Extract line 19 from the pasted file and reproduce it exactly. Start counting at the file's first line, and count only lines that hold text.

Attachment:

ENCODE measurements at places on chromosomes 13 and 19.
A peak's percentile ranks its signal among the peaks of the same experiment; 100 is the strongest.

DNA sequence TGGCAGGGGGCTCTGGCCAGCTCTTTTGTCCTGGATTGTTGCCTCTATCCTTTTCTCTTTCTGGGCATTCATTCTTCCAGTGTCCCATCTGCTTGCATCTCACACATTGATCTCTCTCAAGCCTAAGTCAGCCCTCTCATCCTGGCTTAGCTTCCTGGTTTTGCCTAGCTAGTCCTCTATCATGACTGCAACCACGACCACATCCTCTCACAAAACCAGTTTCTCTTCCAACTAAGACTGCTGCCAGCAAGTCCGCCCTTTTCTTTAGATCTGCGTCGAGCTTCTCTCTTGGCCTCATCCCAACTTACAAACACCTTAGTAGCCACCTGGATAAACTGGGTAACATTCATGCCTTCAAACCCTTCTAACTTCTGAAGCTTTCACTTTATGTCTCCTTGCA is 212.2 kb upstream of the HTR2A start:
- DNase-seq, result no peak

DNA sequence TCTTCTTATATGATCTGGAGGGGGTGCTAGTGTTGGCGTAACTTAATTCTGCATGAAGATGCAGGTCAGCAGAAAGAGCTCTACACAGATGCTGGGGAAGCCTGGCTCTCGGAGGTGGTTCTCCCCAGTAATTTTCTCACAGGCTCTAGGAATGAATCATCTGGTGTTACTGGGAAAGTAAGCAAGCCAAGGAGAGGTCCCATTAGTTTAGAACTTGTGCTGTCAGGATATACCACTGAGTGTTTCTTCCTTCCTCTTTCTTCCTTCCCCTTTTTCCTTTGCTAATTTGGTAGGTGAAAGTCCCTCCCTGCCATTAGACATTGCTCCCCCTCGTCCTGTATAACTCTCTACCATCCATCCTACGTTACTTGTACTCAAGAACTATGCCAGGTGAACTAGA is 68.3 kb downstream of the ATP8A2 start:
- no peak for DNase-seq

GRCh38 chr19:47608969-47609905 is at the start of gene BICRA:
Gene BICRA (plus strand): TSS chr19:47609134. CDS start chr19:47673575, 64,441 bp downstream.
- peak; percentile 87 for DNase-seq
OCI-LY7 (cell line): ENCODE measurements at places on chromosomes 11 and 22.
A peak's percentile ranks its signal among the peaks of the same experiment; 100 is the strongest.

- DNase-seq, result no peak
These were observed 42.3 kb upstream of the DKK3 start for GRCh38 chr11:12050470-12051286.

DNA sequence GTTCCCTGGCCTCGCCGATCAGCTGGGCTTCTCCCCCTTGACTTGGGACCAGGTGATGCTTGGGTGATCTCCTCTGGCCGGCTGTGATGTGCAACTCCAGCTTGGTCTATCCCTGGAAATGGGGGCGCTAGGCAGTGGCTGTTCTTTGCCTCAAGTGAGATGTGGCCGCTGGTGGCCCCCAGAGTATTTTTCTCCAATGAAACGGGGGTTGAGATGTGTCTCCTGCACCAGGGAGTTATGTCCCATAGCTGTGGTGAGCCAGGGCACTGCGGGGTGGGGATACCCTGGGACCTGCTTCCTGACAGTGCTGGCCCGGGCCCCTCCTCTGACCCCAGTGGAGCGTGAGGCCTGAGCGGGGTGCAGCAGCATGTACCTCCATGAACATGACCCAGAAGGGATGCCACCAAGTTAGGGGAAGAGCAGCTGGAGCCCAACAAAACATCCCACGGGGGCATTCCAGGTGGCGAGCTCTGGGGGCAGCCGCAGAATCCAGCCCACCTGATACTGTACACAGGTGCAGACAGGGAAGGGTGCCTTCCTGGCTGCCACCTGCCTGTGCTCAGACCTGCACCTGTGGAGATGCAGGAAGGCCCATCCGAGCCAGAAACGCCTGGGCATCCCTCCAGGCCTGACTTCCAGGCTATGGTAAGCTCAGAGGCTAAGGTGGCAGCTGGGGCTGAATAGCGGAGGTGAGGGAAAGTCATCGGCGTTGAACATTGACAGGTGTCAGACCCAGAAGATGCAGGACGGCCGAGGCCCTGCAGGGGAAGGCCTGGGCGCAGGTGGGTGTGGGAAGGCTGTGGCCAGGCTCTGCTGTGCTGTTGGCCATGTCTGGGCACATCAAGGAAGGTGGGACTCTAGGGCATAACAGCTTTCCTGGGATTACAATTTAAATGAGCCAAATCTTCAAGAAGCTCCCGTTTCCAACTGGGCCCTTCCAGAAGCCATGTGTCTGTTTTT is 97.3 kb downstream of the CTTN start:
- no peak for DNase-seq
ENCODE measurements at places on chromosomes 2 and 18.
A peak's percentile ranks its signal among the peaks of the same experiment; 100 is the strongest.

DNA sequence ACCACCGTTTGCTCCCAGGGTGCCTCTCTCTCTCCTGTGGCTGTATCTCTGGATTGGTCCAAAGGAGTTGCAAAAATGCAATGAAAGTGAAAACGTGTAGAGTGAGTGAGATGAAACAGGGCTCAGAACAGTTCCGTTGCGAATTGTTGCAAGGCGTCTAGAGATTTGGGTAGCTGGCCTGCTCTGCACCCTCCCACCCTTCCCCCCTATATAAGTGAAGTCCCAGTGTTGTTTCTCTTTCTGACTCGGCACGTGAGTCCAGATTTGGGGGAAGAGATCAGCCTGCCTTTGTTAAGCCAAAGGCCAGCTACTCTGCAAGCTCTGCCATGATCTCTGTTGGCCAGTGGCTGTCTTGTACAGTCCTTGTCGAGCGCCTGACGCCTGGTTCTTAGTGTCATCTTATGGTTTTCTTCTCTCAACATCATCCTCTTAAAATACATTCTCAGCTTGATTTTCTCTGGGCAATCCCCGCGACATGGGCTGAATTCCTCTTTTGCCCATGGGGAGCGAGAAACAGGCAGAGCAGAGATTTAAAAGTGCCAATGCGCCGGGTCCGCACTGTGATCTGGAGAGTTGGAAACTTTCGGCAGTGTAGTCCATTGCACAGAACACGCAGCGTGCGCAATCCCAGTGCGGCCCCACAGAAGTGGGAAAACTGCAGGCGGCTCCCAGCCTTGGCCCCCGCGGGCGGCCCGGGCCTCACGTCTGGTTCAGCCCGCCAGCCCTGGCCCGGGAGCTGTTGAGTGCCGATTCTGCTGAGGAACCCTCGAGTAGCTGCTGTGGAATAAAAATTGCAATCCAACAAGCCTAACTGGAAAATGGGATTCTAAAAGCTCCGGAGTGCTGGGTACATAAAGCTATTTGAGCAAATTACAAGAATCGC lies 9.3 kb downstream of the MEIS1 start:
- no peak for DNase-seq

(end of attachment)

- no peak for DNase-seq